Artistic expression is so often defined in terms of its medium: a painting, a poem, a play. In turn, artists are defined by the medium they most often employ. When considering Ahmed Morsi, an artist born in Alexandria in 1930, it quickly becomes clear that one must resist the temptation to define him in this one dimensional way. Rather, one is compelled to examine Morsi’s entire creative oeuvre, for which painting is the constant lifeblood, while poetry, art criticism, literary criticism, set design, lithography, artist books and photography are all veins that flow through his creative biography.
The retrospective exhibition at the Sharjah Art Museum, Ahmed Morsi: A Dialogic Imagination, fittingly pays homage to the many facets of Morsi's artistic expressions, with its robust collection that carries the visitor through his early work in the 1950s all the way through the present day. The exhibition draws the visitor in with a quotation from Samir Gharib observing that: "Ahmed Morsi paints his poetry and writes his paintings."
If we are to take that quotation literally, the paintings lining the two long galleries can be read almost as Morsi's complete works. As a fellow museum-goer observed to me, "It's as if he's created his own private language of symbols." The experience thus becomes, in part, a semiotic exercise as one reads the evolving interplay between man, woman, and beast (primarily dogs, birds, fish, and horses), bearing predominant and sometimes cyclopoid eyes, mask-like faces of sombre expression, with the occasional fissure running through his depictions of women like an ancient cracked vase. Several of the paintings from the 90s incorporate headless mannequins and grandfather clocks, which, when viewed through Morsi's melancholic hues, conjured for me the early paintings of Giorgio de Chirico, whose scuola metafisica influenced the Surrealists' use of space and symbolism. Taken as a whole, the work invoked a disembodied nostalgia for something I could not pinpoint, almost as if it was directed toward a time in history that lies between the self and a sense of collective history.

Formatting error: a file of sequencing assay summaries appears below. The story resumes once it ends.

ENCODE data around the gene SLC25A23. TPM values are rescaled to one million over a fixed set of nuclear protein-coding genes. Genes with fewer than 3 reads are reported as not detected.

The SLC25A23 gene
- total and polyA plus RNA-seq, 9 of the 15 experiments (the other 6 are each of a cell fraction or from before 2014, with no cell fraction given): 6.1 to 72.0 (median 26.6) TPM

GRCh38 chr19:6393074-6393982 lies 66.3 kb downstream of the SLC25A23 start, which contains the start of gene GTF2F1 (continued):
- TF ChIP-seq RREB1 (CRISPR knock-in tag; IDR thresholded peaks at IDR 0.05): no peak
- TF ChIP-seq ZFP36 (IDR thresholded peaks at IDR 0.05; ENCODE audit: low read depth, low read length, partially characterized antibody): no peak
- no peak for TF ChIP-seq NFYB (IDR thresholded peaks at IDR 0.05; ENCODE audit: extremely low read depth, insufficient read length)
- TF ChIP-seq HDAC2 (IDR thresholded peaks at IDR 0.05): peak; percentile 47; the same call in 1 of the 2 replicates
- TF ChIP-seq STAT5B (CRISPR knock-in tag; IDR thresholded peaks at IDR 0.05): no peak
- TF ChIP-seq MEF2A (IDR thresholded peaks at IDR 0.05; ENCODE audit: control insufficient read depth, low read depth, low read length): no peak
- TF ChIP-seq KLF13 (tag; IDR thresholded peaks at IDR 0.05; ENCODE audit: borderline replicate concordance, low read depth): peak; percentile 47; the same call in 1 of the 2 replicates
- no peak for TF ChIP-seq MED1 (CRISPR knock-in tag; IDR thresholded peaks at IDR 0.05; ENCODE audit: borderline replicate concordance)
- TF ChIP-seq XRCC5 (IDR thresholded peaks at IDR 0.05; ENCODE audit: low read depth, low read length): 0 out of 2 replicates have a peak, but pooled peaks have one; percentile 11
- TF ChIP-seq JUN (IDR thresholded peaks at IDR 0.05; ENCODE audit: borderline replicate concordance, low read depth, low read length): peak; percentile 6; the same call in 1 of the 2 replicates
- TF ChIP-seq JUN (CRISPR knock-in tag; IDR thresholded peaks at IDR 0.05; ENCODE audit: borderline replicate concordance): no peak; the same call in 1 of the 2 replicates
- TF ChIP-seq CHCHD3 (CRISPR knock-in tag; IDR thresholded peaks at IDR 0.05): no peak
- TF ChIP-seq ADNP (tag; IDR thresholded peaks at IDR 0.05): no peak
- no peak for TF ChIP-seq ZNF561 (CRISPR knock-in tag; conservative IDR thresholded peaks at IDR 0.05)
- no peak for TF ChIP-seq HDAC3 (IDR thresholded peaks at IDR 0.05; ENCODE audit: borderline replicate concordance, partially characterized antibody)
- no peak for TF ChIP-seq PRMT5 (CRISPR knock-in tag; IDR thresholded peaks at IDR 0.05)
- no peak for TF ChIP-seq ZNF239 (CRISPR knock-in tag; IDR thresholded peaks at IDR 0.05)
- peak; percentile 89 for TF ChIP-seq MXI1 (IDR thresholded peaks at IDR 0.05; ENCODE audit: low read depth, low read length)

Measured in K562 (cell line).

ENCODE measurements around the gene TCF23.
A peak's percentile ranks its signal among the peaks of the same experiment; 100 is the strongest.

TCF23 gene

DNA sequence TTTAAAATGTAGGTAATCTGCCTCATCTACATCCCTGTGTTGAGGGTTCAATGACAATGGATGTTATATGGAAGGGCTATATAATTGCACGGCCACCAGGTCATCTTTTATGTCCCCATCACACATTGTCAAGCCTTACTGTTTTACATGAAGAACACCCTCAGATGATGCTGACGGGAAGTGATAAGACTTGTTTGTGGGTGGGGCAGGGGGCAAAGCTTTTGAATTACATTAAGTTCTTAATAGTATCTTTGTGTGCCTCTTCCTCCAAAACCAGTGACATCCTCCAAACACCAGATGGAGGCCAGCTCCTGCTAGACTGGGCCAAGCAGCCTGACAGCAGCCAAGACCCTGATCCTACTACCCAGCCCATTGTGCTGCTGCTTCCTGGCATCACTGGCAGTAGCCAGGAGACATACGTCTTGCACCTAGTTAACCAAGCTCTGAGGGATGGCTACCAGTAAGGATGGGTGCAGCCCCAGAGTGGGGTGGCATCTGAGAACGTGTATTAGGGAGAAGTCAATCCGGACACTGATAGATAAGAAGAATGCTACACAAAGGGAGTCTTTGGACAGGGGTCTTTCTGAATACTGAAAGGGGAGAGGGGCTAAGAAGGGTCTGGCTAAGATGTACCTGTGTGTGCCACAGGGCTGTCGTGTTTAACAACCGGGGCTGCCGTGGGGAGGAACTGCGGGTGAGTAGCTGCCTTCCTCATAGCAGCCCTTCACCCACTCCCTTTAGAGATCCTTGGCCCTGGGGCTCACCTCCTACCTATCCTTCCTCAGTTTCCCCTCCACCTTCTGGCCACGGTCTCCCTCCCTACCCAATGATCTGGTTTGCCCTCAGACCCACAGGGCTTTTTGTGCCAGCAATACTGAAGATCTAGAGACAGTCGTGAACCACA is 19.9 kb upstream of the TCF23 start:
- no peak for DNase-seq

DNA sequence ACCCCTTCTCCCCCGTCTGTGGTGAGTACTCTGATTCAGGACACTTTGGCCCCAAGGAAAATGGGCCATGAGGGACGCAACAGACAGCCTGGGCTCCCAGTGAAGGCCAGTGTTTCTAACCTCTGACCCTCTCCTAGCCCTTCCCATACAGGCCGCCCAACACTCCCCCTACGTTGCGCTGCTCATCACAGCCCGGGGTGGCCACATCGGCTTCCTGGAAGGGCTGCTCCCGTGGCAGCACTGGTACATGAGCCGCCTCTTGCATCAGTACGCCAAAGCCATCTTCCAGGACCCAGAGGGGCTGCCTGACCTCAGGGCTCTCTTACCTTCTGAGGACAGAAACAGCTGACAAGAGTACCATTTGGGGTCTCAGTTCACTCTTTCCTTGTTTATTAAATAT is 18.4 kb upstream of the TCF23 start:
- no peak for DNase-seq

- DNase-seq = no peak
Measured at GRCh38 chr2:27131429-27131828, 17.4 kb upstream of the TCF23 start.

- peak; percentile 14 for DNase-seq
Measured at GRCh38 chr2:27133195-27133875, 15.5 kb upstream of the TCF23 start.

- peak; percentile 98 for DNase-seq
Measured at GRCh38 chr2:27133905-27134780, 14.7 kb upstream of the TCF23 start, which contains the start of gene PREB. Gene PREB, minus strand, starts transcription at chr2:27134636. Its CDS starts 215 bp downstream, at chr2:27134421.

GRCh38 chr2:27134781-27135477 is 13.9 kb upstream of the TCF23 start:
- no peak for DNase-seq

If Morsi’s paintings pleasantly tickle one’s sense of melancholia, his poems bring that elusive emotion into focus, describing faded Polaroids or revisiting a studio after a long interlude. While his paintings follow his life story through Alexandria, Cairo, Baghdad, and New York, the poems, or at least those chosen for the exhibition, dwell on Alexandria, a city that seems to have seeped into a communal sense of nostalgia, even for those who have never visited. Cavafy, the emblematic poet of Alexandria, died just three years after Morsi was born, and his echoes seem to haunt the artist. An untitled poem from 1998, displayed in Arabic with an adjacent English translation, opens with, “Kafafi [Cavafy] was / A painting on frail marble / On the wall of an aged house // He was dead / But I met him occasionally” and continues, “He was restless, just returned / To the present from the past / Encumbered with the legacy of a Hellenic poet”. As Homer encumbers his fellow Greek, Cavafy, does Cavafy encumber his fellow Alexandrian, Morsi? Taking Morsi’s paintings and poems together, the burden of myth and of history intermingle and weigh on the onlooker, as the primeval bleeds into the civility of the present day.
The exhibition also displays archives of the magazine he co-founded and edited, Gallery 68, books of his published poetry, and sketches of his set designs, but these various media felt a bit too detached from one another. The poetry placards were interspersed throughout the exhibition, but stood alone when I felt they warranted more context. Charmingly, the exhibition includes some of his sketches made on envelopes from official and personal correspondence and United Nations documents, more intimate artifacts of life that would have also benefited from more explanation. Nevertheless, Ahmed Morsi: A Dialogic of the Imagination offers us a rarely expansive look into the life and work of a profound and prolific artist.
This retrospective's final day will be June 3 at the Sharjah Art Museum, where Ramadan hours are 9 am – 2 pm and 9:30 pm – 11:30 pm. If you decide to go on the final day, you can try to pair your visit a nearby event, Discussion: Art and Social Change with Sultan Sooud Al Qassemi at 9:30 pm at Gallery 1, Al Mureijah Square.
* Ahmed Morsi: A Dialogic of the Imagination is organised by Sharjah Art Foundation and curated by Sheikha Hoor Al Qasimi, SAF Director, and Salah M. Hassan, Goldwin Smith Professor and Director of the Institute for Comparative Modernities, Cornell University.
* Lola Boatwright is a guest blogger for The National. She lives in Dubai, where she is the managing director of Gulf Photo Plus.